Which leads me into wellbeing and workload, about which I was interviewed by a think tank earlier in the week. I’m a veteran of the teacher workload reforms of the early 2000s and the development of support staffing which genuinely changed our lives for the better. However, every secretary of state since 2010 has paid lip service to teacher workload while every budget since 2010 has made it materially worse. Professional wellbeing is dependent upon having a manageable workload. Workload is dependent on time. Time is money. Teachers’ hours are squeezed and class sizes inflated when schools don’t have money. Workload goes up and wellbeing takes a hit. People are exhausted and overwhelmed. Tackling teacher workload is expensive. Talking about teacher wellbeing is cheap. Forgive me, it’s not the first time I’ve ranted about this.
Anyway, the Department has it in hand. The DfE Education Staff Wellbeing Charter was interpolated between the pandemic and the current financial and political collapse. Supported by unions and schools, it claims that:
Signing up to the charter is a public commitment to actively promote mental health and wellbeing through policy and practice. It is a way to show current and prospective staff that your school or college is dedicated to improving and protecting their wellbeing.
Protecting the wellbeing and mental health of staff is:
- essential for improving morale and productivity
- critical to recruiting and retaining good staff
- a legal duty: employers are required by law to protect the health, safety and welfare of their employees
- taken account of as part of Ofsted inspection
How’s that going? Is morale improving? What, precisely, in education is productivity? Student progress? Attendance? None of these are improving, and recruitment and retention is catastrophic. Of course we have to do what the law requires to look after our people, but OFSTED? Here I skid to a halt. That’s why people have signed up to it. It’s certainly why we have.
Here’s the wording from OFSTED’s ‘evaluation of leadership and management’. Inspectors will look at the extent to which leaders take into account the workload and well-being of their staff, while also developing and strengthening the quality of the workforce. (para 313)
Which might get you the ‘outstanding’ grade descriptor where leaders ensure that highly effective and meaningful engagement takes place with staff at all levels and that issues are identified. When issues are identified, in particular about workload, they are consistently dealt with appropriately and quickly. Staff consistently report high levels of support for well-being issues. (para 416)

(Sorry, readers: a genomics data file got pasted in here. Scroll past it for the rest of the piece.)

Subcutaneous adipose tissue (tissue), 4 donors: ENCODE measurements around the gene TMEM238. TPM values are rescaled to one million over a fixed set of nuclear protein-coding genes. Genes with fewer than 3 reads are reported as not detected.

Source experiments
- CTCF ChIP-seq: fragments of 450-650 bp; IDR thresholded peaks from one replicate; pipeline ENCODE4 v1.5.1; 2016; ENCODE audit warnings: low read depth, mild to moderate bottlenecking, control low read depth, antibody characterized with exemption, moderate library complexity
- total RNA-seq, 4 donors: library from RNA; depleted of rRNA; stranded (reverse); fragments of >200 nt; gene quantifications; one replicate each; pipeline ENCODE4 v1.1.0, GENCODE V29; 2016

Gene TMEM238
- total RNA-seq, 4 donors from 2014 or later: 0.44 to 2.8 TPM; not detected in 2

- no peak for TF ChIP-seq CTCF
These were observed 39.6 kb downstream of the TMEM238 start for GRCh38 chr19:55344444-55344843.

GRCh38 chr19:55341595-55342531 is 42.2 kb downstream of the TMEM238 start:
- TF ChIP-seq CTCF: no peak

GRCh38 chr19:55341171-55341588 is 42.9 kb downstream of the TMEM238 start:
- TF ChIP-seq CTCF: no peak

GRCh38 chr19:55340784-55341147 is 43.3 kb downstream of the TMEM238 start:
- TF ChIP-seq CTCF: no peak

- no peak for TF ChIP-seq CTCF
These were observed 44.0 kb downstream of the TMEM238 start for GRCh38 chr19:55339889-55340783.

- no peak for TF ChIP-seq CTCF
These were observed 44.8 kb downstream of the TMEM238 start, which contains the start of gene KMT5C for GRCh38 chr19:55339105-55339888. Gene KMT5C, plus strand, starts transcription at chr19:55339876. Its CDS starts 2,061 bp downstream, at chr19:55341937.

I’m not decrying schools’ attempts to make the difficult bearable or even enjoyable. Lord knows we try. But what does it mean? Proper HR, of course, a bit of flexibility when family life bangs on the door, respect in the workplace, evidence that discussion is welcomed, free tea, umbrellas and a decent behaviour policy, a dress code that doesn’t require you to look like an idiot, plans, policies and leadership that explain themselves. Email curfews. Kindness. Wisdom.
But all of these should be normal. The only reason they wouldn’t be is if a school was being run madly and badly, by people hooked on robust leadership tropes. It would be good if Ofsted could uncover some of that, as opposed to lauding it, which they used to.
What teachers really need, as well as decent pay that respects their training and professionalism, and their value to society, is time. Time to think, collaborate, learn, plan, keep up with their subject. Time to care. Time to have fun in the classroom. All of that costs money. What I need is funding that allows me to put at least an extra hour of professional thinking time back into teachers’ weeks. And, if there are really going to be no other services available to children and their families, another hour on top of that to listen and talk to children about their lives.
I need that money now, and I need it on top of the budget I already have. An uplift of about 5% would do it. The last budget settlement just postponed disaster: it didn’t allow any of this.
What really drives teachers, social workers and medics out is moral injury. That’s when the workplace doesn’t match the vocation and good people have to make bad decisions either because they’re told to or because there isn’t the money to do better. When learning is secondary to outcomes, when compliance is substituted for character, when recruitment and training is bungled and cheapened again and again and again: it’s no wonder people leave.
Don’t ask us how we are. Don’t lodge the system’s failures in the hearts of teachers. Don’t pretend there are cheap alternatives. As far as I’m concerned, teacher wellbeing is all about the money.